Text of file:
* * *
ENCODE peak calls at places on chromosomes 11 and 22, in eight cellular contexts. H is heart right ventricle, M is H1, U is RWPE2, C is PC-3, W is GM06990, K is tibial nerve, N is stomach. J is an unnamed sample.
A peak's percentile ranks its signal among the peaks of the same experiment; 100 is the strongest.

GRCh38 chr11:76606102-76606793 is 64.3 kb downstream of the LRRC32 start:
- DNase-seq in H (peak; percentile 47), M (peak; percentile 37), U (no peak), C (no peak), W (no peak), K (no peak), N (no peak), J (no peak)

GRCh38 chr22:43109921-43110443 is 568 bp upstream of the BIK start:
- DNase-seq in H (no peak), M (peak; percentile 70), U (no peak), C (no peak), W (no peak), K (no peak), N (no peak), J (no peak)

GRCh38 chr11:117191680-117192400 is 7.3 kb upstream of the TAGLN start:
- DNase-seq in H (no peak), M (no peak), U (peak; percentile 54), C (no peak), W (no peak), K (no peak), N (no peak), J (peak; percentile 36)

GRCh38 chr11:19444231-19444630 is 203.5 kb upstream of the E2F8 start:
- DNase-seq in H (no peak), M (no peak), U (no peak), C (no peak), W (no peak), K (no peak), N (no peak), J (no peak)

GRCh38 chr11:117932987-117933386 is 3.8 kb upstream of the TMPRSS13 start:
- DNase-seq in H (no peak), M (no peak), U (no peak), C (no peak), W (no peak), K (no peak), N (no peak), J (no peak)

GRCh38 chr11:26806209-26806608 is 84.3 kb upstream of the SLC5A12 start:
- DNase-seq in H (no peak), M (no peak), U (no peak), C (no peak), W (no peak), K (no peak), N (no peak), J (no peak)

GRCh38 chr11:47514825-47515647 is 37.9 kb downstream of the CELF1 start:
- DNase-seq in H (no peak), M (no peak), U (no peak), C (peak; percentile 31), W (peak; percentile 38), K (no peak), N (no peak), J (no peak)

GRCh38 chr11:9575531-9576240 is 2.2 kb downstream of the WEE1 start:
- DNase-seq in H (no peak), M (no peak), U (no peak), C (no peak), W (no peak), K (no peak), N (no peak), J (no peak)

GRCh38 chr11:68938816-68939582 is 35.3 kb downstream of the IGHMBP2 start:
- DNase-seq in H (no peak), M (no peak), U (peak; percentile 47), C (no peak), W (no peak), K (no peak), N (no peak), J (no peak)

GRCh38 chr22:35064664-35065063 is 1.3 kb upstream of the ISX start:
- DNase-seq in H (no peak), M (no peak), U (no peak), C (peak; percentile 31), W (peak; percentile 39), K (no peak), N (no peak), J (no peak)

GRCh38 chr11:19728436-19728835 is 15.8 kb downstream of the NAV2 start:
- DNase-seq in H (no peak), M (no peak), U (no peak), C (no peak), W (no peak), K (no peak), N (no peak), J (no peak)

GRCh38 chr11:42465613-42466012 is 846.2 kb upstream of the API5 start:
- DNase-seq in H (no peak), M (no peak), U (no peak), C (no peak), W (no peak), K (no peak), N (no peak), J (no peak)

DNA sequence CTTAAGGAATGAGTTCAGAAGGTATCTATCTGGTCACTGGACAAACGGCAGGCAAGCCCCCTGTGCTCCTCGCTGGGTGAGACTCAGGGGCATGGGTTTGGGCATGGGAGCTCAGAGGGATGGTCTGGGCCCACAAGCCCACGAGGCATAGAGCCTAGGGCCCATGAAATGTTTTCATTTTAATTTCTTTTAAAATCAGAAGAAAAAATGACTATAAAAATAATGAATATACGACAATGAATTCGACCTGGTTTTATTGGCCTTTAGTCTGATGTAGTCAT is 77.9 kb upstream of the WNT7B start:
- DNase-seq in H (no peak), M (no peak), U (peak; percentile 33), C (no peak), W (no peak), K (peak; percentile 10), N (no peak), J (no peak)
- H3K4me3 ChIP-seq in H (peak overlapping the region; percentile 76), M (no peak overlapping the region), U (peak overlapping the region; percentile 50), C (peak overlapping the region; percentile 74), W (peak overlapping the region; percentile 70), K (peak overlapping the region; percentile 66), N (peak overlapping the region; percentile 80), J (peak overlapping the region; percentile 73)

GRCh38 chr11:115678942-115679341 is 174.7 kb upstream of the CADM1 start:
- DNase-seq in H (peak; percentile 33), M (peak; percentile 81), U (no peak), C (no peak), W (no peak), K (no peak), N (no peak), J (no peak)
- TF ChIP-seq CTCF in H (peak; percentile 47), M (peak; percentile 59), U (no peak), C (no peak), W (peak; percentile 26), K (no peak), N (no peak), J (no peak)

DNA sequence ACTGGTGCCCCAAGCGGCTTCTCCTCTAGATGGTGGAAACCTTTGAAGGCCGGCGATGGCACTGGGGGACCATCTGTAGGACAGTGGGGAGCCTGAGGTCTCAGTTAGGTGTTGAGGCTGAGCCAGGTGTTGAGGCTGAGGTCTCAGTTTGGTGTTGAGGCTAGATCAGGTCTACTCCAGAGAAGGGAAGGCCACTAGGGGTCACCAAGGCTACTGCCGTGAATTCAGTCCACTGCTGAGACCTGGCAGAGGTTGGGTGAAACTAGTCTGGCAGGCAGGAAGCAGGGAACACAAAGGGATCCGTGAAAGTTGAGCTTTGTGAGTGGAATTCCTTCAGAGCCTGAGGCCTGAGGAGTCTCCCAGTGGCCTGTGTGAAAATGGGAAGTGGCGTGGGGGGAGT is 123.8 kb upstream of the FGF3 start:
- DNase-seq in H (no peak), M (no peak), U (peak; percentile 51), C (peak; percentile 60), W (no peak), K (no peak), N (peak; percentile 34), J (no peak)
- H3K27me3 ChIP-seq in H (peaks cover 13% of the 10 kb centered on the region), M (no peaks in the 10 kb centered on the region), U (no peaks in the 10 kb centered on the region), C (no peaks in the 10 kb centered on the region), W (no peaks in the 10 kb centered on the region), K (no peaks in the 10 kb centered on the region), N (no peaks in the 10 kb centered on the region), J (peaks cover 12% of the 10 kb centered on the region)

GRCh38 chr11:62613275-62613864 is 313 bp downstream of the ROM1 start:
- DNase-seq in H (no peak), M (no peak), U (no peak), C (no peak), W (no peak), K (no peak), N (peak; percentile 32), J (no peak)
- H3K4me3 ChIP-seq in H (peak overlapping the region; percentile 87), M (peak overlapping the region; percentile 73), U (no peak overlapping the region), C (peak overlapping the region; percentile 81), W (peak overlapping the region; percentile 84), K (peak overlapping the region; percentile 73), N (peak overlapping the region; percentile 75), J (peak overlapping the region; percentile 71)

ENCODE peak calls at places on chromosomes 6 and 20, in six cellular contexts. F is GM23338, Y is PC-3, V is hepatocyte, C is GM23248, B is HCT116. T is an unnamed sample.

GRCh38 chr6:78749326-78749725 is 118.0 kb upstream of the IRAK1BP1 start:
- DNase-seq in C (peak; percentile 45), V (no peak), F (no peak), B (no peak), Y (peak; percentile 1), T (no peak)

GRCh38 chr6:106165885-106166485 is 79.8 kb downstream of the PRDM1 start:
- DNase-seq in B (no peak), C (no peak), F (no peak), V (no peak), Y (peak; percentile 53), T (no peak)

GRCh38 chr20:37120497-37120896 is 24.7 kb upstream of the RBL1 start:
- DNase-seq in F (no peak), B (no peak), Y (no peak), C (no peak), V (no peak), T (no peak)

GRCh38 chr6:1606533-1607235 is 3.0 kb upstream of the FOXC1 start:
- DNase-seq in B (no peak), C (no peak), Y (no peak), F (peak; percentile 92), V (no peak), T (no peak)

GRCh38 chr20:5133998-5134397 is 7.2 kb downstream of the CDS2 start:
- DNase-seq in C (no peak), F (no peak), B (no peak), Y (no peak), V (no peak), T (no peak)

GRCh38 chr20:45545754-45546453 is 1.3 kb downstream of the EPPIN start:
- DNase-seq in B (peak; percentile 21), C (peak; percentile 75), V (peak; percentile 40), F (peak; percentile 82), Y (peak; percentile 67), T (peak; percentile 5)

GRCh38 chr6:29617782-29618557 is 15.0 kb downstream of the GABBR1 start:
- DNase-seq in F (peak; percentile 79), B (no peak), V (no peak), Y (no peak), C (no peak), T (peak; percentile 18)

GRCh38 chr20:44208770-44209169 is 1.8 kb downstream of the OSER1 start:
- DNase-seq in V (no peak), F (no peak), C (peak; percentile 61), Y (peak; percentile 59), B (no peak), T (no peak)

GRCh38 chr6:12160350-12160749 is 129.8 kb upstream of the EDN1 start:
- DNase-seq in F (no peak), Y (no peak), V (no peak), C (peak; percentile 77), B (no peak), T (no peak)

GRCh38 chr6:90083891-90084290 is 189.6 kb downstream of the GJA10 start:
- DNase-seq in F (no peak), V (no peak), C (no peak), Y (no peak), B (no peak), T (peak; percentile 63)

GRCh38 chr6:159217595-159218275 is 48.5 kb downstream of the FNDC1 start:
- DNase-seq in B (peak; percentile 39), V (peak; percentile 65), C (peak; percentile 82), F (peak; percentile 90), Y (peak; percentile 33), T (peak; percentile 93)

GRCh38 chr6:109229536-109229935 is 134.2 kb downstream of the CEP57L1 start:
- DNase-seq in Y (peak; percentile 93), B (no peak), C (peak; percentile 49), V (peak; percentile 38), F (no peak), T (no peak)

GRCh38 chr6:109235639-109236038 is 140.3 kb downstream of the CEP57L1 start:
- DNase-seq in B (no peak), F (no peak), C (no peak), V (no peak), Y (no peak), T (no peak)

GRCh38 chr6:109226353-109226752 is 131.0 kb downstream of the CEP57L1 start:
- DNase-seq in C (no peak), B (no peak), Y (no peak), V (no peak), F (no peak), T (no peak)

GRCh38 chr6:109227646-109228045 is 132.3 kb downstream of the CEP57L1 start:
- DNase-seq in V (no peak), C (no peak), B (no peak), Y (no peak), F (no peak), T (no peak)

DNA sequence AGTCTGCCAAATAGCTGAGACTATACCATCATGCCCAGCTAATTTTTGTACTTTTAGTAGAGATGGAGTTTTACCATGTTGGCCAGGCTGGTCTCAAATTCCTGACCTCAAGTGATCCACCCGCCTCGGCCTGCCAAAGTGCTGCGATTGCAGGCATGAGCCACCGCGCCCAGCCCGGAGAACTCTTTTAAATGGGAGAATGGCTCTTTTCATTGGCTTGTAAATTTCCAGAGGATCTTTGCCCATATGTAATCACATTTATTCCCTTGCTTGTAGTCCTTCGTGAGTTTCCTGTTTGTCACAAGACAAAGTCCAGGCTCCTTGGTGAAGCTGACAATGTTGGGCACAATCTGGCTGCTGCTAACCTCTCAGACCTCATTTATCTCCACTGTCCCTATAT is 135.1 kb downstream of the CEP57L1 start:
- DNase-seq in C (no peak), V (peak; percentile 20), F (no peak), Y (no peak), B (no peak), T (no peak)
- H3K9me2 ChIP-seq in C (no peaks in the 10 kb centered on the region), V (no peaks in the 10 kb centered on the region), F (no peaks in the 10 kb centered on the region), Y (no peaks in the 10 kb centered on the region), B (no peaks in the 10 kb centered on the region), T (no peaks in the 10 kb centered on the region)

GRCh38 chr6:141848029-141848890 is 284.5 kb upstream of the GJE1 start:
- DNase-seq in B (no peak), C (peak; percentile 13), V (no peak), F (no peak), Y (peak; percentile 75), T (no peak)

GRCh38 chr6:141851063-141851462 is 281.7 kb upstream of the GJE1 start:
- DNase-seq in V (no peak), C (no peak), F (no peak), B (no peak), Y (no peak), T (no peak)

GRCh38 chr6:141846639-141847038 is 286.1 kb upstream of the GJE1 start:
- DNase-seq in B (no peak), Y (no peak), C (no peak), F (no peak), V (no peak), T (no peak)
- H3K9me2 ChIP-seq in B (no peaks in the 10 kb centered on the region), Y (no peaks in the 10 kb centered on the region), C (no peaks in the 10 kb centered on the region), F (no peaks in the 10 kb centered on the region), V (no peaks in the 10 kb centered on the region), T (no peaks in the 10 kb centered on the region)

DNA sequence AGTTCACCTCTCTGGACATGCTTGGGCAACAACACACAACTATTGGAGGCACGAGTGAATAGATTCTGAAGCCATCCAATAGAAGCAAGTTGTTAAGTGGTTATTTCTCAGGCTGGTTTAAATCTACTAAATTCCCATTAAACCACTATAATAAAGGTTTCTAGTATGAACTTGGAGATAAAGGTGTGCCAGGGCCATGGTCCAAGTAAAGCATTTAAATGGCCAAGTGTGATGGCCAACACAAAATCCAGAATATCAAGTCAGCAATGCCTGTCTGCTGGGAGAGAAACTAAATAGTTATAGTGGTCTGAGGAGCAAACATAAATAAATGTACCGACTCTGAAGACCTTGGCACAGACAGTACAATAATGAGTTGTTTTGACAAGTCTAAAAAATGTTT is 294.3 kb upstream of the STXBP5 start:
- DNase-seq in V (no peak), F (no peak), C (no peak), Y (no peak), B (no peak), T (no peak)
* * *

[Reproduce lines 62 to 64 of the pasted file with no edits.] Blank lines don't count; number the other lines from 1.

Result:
GRCh38 chr6:109229536-109229935 is 134.2 kb downstream of the CEP57L1 start:
- DNase-seq in Y (peak; percentile 93), B (no peak), C (peak; percentile 49), V (peak; percentile 38), F (no peak), T (no peak)

GRCh38 chr6:109235639-109236038 is 140.3 kb downstream of the CEP57L1 start: